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How to Make a Cookie Tin Guitar

Updated April 17, 2017

Making your own cookie tin guitar can be a rewarding project that is not necessarily time consuming.Typically, cookie tin guitars produce an impressive sound with a metallic resonance normally reserved for steel-bodied resonator guitars, such as the National. Even if you already have a nice wood-bodied guitar, a cookie tin guitar can come in handy when you're eager to bring a musical instrument along on a more rustic adventure, like camping.

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  1. Cut a 1/2-inch indent in one of the wide sides of the maple board, starting at one end and running six-inches in. Make sure the transition at the end of the indent is perfectly square by placing the corner of the carpenter's square into it and checking it for fit. This creates a head stock for the neck.

  2. Glue the piece of ebony onto the transition at the end of the indentation so that the 5/8-inch width is against the 1/2-inch indent, and it is flush with the two sides of the neck. There should be a 1/8-inch portion of ebony protruding over the 1/2-inch indent. This is the nut, which will hold the strings in position after they come off the tuning machines. Clamp it into position and let the glue dry thoroughly.

  3. Pull off the lid of the cookie tin. Find the centre of the side of the tin you want the neck to come out of and use the tin snips to cut a 2 inch-by-1 inch hole that comes off the top edge of the tin at that point. This will hold the neck. Then cut away a 2-inch length of the edge of the lid at the same point as the hole in the tin, so that when you put the lid back on, it will be flush with the top of the neck.

  4. Place the neck face up against the back of the cookie tin lid. The side of the neck with the ebony nut should stick out through the cut out you made in the edge of the lid. The other side of the neck should butt up against the edge of the lid on the opposite side from the cut out. Make sure the neck is square with the lid, then fix it to the lid with two screws, one about an inch from the top and the other about an inch from the bottom.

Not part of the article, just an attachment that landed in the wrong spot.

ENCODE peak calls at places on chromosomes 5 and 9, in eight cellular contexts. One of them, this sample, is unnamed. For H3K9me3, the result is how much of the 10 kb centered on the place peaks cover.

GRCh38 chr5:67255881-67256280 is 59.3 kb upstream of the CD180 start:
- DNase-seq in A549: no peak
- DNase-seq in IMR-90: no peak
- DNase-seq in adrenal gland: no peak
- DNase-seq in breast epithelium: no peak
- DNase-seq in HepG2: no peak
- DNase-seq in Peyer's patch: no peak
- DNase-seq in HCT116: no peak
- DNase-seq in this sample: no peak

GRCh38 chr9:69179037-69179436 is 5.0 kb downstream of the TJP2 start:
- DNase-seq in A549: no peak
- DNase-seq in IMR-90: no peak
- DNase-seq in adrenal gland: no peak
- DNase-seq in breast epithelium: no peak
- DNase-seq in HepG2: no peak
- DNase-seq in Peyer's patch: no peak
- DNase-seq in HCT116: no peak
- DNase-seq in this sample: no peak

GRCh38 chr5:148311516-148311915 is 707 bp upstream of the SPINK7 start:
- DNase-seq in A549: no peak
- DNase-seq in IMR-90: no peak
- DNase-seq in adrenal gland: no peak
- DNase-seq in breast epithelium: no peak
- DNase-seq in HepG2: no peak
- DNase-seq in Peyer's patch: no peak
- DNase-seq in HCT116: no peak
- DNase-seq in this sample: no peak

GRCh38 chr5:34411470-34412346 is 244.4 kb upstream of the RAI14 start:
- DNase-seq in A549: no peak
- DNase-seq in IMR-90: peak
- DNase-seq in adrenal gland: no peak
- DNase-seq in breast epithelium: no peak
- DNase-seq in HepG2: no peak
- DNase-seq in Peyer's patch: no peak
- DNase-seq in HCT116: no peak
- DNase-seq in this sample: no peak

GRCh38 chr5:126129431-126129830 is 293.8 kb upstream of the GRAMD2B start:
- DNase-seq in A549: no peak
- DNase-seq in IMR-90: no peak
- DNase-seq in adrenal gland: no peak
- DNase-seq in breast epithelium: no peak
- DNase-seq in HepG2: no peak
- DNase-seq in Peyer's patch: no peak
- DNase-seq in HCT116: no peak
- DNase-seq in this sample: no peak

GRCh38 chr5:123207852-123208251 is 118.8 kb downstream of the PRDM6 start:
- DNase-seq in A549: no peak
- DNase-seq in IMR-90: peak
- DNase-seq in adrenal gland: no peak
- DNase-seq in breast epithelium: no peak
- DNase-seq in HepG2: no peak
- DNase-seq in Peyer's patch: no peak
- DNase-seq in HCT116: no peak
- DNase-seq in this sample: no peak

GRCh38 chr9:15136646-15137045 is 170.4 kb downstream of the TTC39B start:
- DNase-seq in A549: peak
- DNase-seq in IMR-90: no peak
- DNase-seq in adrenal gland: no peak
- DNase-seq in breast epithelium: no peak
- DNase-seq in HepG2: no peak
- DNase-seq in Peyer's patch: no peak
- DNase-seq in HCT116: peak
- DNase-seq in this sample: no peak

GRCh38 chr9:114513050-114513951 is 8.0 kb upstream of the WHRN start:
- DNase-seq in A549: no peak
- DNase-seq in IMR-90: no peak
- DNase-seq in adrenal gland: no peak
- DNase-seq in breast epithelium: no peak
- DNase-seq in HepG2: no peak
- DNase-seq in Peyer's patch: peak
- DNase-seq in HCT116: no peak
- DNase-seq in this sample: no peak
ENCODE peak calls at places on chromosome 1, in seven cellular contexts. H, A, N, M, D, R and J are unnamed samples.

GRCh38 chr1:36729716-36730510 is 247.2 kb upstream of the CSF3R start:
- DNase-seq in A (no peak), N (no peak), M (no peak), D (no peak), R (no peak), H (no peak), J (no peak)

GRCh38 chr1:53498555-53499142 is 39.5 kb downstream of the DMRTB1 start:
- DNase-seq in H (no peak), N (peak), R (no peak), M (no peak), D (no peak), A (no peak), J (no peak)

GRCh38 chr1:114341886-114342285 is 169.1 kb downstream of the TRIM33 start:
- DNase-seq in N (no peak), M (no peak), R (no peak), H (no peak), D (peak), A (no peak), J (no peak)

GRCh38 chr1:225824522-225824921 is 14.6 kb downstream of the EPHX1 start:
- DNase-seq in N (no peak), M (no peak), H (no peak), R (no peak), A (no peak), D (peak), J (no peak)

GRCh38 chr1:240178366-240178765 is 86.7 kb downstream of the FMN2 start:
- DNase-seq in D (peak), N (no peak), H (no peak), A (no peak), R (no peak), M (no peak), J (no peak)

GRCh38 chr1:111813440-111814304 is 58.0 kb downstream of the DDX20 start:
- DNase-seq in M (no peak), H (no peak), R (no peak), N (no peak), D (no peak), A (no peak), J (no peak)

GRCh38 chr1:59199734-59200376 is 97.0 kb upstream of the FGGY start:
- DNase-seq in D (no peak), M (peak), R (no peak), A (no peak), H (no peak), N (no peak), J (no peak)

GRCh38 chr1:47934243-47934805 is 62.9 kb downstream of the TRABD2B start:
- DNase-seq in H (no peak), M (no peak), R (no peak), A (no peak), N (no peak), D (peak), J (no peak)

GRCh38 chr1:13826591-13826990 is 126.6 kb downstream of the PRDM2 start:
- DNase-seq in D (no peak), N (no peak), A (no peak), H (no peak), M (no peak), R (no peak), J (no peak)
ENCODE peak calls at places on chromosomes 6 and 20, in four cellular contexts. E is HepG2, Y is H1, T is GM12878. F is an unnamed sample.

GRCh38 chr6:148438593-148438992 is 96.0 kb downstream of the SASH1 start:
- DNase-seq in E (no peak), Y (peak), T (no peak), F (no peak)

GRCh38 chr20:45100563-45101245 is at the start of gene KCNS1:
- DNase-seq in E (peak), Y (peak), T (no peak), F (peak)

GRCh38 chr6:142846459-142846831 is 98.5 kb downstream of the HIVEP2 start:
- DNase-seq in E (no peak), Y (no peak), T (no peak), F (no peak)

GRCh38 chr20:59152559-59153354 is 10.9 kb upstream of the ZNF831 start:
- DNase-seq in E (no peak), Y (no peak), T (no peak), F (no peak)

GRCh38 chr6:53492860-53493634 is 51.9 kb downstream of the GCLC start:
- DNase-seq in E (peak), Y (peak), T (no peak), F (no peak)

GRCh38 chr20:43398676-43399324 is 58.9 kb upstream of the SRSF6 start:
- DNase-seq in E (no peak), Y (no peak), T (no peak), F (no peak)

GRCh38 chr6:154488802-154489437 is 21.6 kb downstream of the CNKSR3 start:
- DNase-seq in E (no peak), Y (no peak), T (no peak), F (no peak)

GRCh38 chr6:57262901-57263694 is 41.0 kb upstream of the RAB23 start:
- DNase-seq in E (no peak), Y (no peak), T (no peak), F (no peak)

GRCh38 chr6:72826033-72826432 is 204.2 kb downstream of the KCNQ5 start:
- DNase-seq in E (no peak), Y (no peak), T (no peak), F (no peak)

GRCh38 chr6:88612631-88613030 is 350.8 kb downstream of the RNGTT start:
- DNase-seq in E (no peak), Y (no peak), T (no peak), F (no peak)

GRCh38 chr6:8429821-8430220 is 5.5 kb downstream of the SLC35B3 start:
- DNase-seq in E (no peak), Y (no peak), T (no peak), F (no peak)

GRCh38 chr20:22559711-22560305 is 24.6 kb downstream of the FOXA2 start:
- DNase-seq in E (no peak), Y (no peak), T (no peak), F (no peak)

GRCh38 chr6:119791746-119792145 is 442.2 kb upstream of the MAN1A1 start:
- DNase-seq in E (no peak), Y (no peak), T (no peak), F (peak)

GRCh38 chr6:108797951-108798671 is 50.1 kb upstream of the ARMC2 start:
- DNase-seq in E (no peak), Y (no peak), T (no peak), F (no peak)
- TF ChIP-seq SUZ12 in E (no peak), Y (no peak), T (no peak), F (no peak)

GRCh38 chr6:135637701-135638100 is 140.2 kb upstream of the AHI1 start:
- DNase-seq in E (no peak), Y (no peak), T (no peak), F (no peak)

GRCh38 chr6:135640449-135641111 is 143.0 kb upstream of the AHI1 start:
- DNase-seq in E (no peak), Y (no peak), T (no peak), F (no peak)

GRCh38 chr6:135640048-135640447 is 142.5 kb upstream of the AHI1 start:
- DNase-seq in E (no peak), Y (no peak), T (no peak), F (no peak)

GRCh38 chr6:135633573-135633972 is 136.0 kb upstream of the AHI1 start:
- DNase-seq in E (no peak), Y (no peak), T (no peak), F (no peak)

5. Drill two holes in the lid, 4-inches up from the bottom and lined up in the centre of the lid. The screws for the drawer pull will go through these holes. For instance, if the legs of your drawer pull are 3-inches apart, the holes should be 1 1/2-inch away from either side of the centre line of the lid. The pull be at a right angle to the neck. Attach the pull with screws that go through the back of the lid into threaded holes in the legs of the drawer pull.

  6. Cut the edges off the mint tin lid with the tin snips and grind the edges smooth with the rotary tool. Drill six equally spaced 1/16-inch holes through one of the short edges of the mint tin lid, about 1/4-inch in from the edge. This will become your tail piece.

  7. Replace the lid on the cookie tin. Attach the tail piece to the bottom of the tin by driving two screws into the bottom of it. Each screw will go through the tail piece, through the side of the cookie tin and into the bottom of the neck.

  8. Select a drill bit that matches the width of the sound posts on your tuning machines and drill three equally spaced holes through either side of the head stock. Install the tuning machines by inserting the sound posts through the holes from the back of the head stock and fixing them into position with the provided screws. Slip the bushings over the sound posts in front and seat them into the holes in the head stock.